Pueblo County, Colorado
The "Freedom" Newspaper
Contributed by Lee Zion
The "Freedom" newspaper appears to be the Spanish American War's version of
World War II's "Yank" magazine. We found several issues in a great uncles
collection. He served with Company B of the 1st Colorado but was
hospitalized after being wounded in February 1899 and never returned to the
The great Uncle was: Corporal Orton T. Weaver, Company B, 1st Colorado Volunteer Infantry, Sp.
Am War, 8/17/1878-5/11/1951.
After being discharged in 1900, Orton operated a hotel and pool hall in the
town of Vernon (Yuma Co) for years. He is buried in the Glendale Cemetery,
Freedom "The Giant of the Orient," Manila, Island of Luzon, Tuesday April
Eighth Army Corps
The Eighth Army Corps is rapidly making history. Through all time it will
be known as the army that planted the stars and stripes in the Orient; it is
the pioneer that led the way for liberty and civilization in the far east,
or west as it may be.
At present the organizations comprising this Corps are as follows:
Second Oregon Regiment - 12 companies
First Montana (ditto)
First Tennessee (ditto)
Twentieth Kansas (ditto)
First California (ditto)
First Nebraska (ditto)
First Washington (ditto)
First Colorado (ditto)
Thirteenth Minnesota (ditto)
Fifty-First Iowa (ditto)
South Dakota (ditto)
Tenth Pennsylvania (ditto)
First Idaho (ditto)
North Dakota (ditto)
First Wyoming Regiment - 4 companies
Utah Light Artillery - 2 batteries
California Heavy Arty - 2 batteries
Wyoming Arty - 1 battery
Nebraska Cavalry Reg. - 1 troop
Regular Army -
1st, 18th and 19th Signal Companies
Hospital Corps detachment
3rd, 4th, 12th, 14th, 17th, 18th, 20th, 22nd, and 23rd Infantry Regiments
(still enroute - 6th, 9th, 13th, 16th and 21st Infantry)
3rd US Artillery - 4 batteries
6th US Artillery - 2 batteries
Separate Mountain Battery
(still enroute - 3 Light Arty batteries)
4th US Cavalry Regiment - 6 troops
Company A, US Army Engineers
Freedom, Manila, Island of Luzon, Tuesday March 28, 1899
(Front Page - 1 inch headlines)
Malabon Has Fallen
Old Glory Again Triumphant
Now on to Malolos!
(In an eight page story we find on page 5)
Colorado and Minnesota [Regiments]
At 5 o'clock Saturday morning the 1st battalion, 13th Minnesota advanced
from the Mariquina road to the hills north of it. Here the insurgents were
strongly entrenched along the hedges and on the hilltops. In twenty
minutes, the battalion lead by Major Diggies was hotly engaged and the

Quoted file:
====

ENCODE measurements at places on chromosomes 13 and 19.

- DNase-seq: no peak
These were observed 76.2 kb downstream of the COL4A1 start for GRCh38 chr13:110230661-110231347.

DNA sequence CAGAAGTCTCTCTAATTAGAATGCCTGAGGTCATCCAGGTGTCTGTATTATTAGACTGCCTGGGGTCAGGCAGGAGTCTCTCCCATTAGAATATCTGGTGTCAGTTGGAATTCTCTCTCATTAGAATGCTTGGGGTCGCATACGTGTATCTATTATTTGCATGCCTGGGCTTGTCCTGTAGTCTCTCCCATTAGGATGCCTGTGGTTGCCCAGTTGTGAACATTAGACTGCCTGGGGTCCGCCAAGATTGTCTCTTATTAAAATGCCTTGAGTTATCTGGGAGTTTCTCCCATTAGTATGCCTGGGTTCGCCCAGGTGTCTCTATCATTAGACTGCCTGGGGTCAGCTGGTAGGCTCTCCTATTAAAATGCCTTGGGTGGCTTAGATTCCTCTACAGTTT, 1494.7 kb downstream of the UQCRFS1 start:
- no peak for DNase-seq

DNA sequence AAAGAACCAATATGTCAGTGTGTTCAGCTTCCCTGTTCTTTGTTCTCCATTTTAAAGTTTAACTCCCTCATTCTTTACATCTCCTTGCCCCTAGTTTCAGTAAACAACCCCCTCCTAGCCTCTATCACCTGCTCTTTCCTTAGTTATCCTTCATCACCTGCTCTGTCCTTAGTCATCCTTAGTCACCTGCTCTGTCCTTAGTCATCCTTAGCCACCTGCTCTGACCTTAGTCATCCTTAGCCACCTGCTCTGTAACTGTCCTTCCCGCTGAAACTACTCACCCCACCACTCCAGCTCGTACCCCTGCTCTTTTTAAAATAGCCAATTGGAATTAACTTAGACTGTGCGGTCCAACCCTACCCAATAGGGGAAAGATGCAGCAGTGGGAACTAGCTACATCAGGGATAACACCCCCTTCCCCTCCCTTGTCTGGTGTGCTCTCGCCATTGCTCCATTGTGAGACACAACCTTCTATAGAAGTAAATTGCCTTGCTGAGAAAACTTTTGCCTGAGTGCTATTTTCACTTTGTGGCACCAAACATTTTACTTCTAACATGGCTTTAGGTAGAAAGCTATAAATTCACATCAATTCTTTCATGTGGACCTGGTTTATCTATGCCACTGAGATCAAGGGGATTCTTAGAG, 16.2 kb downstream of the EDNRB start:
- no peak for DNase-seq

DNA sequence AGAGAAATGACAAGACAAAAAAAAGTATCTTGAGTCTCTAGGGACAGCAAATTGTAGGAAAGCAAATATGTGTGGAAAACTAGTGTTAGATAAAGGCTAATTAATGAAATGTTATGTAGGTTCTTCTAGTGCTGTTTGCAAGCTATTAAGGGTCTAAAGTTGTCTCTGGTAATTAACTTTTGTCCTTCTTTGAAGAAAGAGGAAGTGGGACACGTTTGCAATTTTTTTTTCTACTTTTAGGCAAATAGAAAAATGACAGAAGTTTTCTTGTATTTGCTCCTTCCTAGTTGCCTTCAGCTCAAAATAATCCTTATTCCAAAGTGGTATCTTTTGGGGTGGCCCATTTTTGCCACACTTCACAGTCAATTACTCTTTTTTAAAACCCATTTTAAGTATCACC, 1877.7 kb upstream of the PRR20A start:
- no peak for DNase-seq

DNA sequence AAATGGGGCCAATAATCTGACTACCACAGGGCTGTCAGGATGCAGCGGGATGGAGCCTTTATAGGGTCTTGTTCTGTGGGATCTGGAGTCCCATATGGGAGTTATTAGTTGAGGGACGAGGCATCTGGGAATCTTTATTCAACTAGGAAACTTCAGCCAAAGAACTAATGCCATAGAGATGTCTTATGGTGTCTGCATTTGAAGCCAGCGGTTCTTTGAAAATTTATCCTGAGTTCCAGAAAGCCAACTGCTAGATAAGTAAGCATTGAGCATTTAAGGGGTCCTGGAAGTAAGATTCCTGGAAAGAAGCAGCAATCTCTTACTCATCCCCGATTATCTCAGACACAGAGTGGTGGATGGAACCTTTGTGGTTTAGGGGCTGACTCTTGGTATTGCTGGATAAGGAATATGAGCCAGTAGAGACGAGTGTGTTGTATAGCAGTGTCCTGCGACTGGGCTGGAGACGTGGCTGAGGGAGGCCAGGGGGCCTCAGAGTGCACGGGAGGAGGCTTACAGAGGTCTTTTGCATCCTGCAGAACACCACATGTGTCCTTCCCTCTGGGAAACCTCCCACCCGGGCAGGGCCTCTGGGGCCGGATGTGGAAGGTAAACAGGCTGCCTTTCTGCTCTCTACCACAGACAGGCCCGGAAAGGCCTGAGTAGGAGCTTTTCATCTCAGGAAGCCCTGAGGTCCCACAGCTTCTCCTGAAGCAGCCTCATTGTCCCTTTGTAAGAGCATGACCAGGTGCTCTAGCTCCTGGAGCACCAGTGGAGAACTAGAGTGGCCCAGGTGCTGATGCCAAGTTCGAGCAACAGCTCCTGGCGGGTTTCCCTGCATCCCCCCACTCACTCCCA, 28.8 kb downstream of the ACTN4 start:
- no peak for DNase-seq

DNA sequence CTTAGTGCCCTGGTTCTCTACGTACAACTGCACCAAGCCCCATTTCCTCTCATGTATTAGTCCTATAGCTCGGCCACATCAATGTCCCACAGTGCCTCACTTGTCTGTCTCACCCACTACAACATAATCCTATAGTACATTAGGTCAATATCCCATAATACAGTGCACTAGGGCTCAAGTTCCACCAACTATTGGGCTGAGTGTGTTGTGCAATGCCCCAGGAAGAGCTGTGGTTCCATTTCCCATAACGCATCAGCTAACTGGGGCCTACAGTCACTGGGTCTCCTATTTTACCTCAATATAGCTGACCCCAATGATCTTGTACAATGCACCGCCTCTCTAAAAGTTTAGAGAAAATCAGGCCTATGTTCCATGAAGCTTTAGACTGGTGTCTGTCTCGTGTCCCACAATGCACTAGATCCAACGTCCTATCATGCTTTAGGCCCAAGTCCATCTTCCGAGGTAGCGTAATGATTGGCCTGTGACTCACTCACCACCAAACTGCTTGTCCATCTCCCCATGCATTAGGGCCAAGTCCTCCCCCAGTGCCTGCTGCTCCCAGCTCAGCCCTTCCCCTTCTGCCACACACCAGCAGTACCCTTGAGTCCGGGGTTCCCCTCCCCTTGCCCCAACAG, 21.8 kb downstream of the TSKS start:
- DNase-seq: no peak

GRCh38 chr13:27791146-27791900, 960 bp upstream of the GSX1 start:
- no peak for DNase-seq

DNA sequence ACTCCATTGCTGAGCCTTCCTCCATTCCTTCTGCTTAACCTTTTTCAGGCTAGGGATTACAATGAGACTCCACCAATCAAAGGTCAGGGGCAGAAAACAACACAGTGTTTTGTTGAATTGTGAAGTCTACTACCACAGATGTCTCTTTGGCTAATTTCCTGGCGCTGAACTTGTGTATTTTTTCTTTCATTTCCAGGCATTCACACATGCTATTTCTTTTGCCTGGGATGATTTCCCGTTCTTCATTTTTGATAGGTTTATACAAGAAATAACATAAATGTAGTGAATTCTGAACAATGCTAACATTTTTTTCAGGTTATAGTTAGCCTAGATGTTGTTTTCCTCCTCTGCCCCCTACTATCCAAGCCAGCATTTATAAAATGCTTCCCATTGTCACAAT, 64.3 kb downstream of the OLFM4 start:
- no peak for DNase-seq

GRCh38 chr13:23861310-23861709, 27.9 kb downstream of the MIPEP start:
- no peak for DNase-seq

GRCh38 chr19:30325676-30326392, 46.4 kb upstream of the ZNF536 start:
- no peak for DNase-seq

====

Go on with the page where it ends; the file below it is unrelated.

firing was very heavy.
After half an hour's work, Maj. Diggies found he was threatened on the right
flank by some strongly entrenched companies of Filipinos who had served in
the Spanish army. Word was sent to General Hall in command of the 3rd
Brigade for reinforcements on that flank. Col McCoy being ordered to send
two companies, A and M of the 1st Colorados. These two companies marched
down the Mariquina road towards Mariquina for about 3/4 of a mile, and then
took a course due north through the sugar cane fields, hedges and paddy
fields. Having advanced half a mile, in Skirmish order under the command of
Lt. Col. Moses, they began the action on the right with three volleys. Then
for a mile across, this rough country companies A and M advanced by rushes
following the volleys with rapid firing from 50 Krag Jorgeusens and 100
The insurgents were falling back but poured in a galling fire, mostly from
Mausers. But these two companies advanced with a well directed fire never
stopping except to pour in a volley at every 100 yards.
The advance was now up the hill towards the heights north of Mariquina.
Company and battalion commanders were leading the charge. The natives
remained in the trenches holding on stubbornly to their position at the top
of a hill studded with large rocks, hedges and bamboo clumps. At about 75
yards from the Filipino trenches there is a hedge parallel with them. Capt.
Steward leading Co. A giving clear distinct commands broke through this
hedge closely followed by the company. The fire was hottest at this point,
volley following volley from the hard fighting natives. It was at this time
that Capt. Steward fell, while giving a command, with a bullet in his
abdomen, the men around him quickly ran to his help though the steady
advance was continued, and the captain was covey to the rear behind some
rocks. It was of no avail, the captain, hardy uttering a word, lost
consciousness and in about 15 minutes was dead.
Before the company commander was dead the two companies had taken the
trenches, driving the natives in every direction killing and wounding a
great many. In the charge up the hill Charles Brill and M.H. Maccoe of M
Co. and Edwin Pitts of A Co. were wounded, all quite seriously.
Col. Morris gave the command to fall back for about 200 yards after the
trenches were taken and the men were given breathing space. Ammunition
being brought up by the F. Co men, belts and haversacks were replenished.